“I knew from a very young age I wanted to be a mom, so it wasn’t a hard decision to try to have a baby soon after my husband and I got married. Not long after our little girl turned one, we realized we wanted her to have a sibling. So, having another baby pretty much came with the territory. That decision was a no-brainer. After having baby number two, we wondered from time to time, ‘What about having a third?’ What about that third ‘bonus’ child?
I imagine many people mull over this decision. Was it a good idea? Things were going well, so there was a lot at stake. Was it a risk worth taking? Raising kids is exhausting and costly. It has certainly aged me. It also gives me a lot of anxiety. I find things to worry about that I otherwise would never dwell on if I didn’t have kids – illness, friends, peer pressure, bullying. But having kids is so wonderful. Parenting is rewarding, fulfilling, and worth it.
My kids were ages seven and four, and I was 38. My husband and I had been riding the parenting train for seven years, and we were finally seeing that light at the end of the tunnel. The girls were becoming more independent and less demanding. I was finally seeing my ‘me time’ come back. Then we started seriously thinking, ‘Should we have a third child? Do we risk it?’ Why take the chance? Our life was perfect. But what could go wrong?
My biggest concern was something would happen to me. That was always where my fears landed, but I hesitantly convinced myself it was an unlikely scenario, and I shouldn’t let any silly anxiety get the best of me and my journey in life. Little did I know how my life’s course would turn, and how that train we were riding would veer off into an unseen path right before the tunnel ended. No, nothing was going to happen to me. My whole family was going to be embarking on a new journey.
We decided to go for it, take that risk, roll the dice, and grow our family. Party of four just didn’t feel complete. I had saved everything – the clothes, the baby gear, even unused diapers. And I had a dream, only a year prior, I would never forget. It was fuzzy and grey, and I couldn’t see faces. But in the dream, I was watching my children playing, and there were three of them. And to the littlest one I said, ‘I’m so glad I had you.’
I was blessed to get pregnant, and at 10 weeks of pregnancy, due to my advanced maternal age, it was advised I take some extra blood tests. These blood tests, known as Non-Invasive Prenatal Testing, were fairly new, but very accurate, and would tell me if there were chromosomal anomalies. Simply based on my age, I was told my odds were 1 in 100 the fetus would have any ‘issues.’ I am someone who worries unnecessarily about every little medical test I take, but for some reason, I didn’t think twice about this one after I confidently walked out of the lab where they drew my blood.
Only four days later, on a Thursday night, I got the call regarding those dice I rolled. The baby had Trisomy 21, otherwise known as Down Syndrome. And that was that. Little was said between the genetic counselor on the phone and me. She asked if I had any questions, but I didn’t, as shock took my breath away and the words right out of my mouth. I asked if it was a boy or girl. She said girl, to my relief. She rattled off a bunch of clichés about how kids with Down syndrome were very loving and always happy, and somehow that positivity comforted me. But any initial peace I felt was fleeting. I believed I had only months left until life as we knew it would be tragically veered off course, to a new life of health issues and missed opportunities, for all of us as we took care of this new family member. I ruined my life and my family’s life. I messed with our perfect life. I took a risk, and I lost.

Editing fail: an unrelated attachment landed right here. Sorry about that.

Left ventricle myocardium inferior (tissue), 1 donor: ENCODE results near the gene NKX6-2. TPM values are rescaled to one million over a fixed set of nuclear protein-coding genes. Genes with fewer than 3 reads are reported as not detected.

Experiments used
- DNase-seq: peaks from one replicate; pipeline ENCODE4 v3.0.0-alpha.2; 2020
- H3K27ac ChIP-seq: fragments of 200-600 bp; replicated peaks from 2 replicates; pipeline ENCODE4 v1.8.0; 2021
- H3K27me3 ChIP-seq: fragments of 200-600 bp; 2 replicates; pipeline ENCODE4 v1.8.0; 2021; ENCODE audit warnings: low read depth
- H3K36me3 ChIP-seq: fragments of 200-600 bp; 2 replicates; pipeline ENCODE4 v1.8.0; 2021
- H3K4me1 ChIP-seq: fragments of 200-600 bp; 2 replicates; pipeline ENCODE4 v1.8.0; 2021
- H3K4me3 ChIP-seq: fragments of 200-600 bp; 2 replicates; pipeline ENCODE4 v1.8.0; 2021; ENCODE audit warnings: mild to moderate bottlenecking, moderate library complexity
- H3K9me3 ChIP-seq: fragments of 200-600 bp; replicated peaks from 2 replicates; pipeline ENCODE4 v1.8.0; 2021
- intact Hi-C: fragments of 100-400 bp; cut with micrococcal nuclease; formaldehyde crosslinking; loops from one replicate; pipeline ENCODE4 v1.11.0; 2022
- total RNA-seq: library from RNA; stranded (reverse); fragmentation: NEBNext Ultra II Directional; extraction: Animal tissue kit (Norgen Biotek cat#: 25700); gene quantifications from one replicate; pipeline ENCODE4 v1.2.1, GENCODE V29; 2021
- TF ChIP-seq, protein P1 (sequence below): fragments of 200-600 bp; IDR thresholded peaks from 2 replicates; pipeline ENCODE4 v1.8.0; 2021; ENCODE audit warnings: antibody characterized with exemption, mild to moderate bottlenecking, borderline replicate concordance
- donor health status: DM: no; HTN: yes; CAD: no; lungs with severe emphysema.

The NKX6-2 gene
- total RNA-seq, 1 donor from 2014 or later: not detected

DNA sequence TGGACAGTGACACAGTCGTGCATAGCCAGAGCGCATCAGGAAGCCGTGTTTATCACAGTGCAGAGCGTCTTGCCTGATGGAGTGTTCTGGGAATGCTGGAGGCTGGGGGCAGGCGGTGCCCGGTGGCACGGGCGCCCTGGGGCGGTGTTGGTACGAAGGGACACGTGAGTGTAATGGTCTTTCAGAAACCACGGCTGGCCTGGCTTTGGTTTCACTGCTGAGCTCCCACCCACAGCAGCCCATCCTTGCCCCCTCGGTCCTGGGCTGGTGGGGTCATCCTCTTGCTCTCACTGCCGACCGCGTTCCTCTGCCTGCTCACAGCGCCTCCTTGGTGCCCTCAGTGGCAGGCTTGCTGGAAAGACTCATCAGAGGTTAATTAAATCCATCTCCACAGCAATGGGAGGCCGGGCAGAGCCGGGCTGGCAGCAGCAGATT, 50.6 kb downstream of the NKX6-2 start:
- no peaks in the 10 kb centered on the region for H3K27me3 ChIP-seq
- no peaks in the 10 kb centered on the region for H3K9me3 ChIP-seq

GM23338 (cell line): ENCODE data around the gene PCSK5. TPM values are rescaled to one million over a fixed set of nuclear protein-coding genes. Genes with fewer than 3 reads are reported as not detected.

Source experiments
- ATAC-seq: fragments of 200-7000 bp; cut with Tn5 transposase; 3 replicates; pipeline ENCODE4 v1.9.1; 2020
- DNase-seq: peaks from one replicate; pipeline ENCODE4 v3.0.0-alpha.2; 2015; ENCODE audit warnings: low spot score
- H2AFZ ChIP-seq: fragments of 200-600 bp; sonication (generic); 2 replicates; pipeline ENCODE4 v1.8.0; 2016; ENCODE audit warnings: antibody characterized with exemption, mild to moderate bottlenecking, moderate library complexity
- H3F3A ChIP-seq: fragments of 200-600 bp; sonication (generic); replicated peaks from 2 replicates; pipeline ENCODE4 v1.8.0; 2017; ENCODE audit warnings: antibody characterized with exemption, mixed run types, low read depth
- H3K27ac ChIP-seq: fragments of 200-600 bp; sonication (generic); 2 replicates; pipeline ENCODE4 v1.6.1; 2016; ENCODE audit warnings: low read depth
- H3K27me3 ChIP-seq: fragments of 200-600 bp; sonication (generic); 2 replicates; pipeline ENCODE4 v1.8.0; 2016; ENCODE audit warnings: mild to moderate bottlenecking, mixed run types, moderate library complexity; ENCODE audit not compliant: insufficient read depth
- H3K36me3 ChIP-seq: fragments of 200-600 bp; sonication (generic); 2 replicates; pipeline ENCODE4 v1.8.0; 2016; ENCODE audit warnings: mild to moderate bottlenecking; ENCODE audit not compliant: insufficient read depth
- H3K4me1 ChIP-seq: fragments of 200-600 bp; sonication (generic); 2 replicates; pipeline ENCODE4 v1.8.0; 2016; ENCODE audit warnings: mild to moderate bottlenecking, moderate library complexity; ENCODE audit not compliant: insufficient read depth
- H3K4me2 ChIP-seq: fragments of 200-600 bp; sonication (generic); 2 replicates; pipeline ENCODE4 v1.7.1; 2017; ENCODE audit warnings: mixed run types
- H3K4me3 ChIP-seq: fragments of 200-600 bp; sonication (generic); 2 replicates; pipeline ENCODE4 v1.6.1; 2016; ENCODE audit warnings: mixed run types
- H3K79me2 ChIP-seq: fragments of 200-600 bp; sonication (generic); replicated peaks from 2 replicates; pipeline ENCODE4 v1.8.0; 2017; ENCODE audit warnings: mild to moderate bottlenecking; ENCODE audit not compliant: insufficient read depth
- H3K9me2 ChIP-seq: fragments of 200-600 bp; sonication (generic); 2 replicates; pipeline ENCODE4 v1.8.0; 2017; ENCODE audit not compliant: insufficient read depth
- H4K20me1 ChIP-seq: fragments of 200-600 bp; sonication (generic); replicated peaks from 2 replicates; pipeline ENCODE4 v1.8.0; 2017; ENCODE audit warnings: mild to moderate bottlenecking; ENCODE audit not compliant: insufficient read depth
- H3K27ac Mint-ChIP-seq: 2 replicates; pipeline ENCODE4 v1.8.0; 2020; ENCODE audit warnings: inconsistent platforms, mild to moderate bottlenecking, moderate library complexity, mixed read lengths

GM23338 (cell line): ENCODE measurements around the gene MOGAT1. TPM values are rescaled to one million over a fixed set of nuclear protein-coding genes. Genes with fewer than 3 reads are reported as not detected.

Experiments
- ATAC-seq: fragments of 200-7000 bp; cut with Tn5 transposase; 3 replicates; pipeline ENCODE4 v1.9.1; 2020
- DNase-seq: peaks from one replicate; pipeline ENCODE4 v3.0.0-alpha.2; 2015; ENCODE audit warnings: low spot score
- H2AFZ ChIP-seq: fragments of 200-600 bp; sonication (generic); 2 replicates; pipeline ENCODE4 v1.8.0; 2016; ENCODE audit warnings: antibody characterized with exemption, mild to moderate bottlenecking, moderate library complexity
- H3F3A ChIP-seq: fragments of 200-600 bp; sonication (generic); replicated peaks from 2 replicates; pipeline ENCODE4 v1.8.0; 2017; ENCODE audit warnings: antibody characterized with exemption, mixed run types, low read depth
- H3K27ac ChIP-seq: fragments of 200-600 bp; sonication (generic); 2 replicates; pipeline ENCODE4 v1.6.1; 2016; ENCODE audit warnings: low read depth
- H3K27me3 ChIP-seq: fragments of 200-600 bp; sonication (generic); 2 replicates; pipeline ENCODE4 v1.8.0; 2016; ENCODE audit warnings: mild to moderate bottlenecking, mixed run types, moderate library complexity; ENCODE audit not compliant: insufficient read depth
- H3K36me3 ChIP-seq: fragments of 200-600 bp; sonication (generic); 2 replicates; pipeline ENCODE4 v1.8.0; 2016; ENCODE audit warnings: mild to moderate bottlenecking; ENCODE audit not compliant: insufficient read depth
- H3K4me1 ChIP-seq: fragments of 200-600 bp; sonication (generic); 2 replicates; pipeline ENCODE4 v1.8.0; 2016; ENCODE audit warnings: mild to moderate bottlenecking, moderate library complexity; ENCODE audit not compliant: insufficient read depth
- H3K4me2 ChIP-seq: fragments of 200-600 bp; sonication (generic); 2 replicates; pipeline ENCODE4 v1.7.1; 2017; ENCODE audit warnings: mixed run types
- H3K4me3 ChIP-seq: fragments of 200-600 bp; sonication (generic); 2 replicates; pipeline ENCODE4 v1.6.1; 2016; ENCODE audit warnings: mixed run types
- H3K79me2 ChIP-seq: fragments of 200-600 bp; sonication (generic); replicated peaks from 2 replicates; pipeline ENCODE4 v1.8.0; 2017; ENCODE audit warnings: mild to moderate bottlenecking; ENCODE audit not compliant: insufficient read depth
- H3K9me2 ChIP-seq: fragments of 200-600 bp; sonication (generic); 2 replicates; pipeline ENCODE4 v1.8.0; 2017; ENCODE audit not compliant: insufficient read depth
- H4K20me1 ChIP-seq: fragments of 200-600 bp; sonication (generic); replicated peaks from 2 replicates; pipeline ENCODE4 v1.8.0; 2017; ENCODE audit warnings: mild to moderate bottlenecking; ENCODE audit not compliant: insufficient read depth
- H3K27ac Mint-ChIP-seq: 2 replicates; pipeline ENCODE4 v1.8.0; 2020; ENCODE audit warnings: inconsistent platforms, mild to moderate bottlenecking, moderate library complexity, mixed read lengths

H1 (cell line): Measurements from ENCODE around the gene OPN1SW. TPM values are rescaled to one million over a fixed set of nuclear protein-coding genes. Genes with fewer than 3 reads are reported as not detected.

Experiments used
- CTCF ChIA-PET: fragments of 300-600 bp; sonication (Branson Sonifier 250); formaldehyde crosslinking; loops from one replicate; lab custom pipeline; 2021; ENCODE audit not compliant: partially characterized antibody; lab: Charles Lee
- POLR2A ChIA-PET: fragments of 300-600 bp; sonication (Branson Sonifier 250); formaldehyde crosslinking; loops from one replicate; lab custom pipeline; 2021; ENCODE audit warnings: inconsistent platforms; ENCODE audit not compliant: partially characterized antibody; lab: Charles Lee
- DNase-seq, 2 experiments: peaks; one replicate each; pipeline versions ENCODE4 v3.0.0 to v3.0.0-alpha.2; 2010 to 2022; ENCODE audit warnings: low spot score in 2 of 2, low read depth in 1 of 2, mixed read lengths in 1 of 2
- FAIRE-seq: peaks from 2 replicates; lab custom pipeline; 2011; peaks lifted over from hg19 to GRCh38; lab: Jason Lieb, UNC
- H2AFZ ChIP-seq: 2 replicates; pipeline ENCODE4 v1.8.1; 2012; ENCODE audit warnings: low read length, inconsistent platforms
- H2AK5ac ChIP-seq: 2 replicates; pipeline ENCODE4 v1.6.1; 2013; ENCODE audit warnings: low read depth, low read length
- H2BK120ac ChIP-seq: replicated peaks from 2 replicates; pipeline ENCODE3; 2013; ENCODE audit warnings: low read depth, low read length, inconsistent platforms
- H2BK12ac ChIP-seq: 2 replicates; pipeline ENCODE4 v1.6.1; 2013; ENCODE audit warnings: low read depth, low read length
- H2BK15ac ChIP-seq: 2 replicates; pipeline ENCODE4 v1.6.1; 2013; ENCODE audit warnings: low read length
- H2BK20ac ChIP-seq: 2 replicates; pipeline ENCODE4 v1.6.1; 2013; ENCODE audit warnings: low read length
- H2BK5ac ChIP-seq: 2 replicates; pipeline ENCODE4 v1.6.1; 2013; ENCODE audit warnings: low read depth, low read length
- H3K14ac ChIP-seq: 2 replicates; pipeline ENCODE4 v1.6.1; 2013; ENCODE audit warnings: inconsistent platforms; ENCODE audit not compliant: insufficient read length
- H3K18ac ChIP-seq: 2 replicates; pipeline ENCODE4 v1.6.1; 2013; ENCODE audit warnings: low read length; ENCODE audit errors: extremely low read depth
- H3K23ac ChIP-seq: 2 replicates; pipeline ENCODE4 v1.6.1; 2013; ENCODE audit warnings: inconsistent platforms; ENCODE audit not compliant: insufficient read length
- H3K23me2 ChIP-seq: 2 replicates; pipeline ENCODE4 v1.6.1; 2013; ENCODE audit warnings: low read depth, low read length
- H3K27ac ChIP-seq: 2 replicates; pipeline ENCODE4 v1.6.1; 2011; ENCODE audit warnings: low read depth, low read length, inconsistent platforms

In hindsight, those thoughts of devastation were due to my lack of knowledge. But Down Syndrome was bad if you were testing for it, right? I spent my pregnancy researching Down Syndrome, speaking with experienced parents, calling my local organization, and even wondering if I should terminate the pregnancy. As I became more knowledgeable, I saw the truth about Down Syndrome, which wasn’t as devastating as I thought.
Yes, it was going to be hard. No, I had hardly any idea what the state of the baby’s health would be. I had absolutely no idea of her cognitive abilities, as you can’t test for that prenatally. However, I learned where I can get support, what my resources were, and things would be okay because things were going okay for other families. These other families felt they were blessed to have Down Syndrome in their lives. Sometimes they refer to themselves as the lucky few. I began to feel like I won the lottery. 1 in 100.
We all have those friends who say they wouldn’t change anything about their family structure. They have three boys, it’s perfect, and they wouldn’t have it any other way (even though mom initially cried when she found out her last was going to be another boy). Another couple has two girls, and they couldn’t be happier. That’s how I feel about having three girls, one with Down Syndrome. She adds uniqueness to our family. She teaches us what’s really important in life; not ability or success, but joy and happiness. She completes us, and we wouldn’t have it any other way. The baby has Down Syndrome. I enhanced my life and my family’s life. Our perfect life is now even more enriched and beautiful with her. I took a risk, and I won. I’m so glad I had her.”
This story was submitted to Love What Matters by Tina Szocik. Do you have a similar experience? We’d like to hear your important journey. Submit your own story here. Be sure to subscribe to our free email newsletter for our best stories, and YouTube for our best videos.
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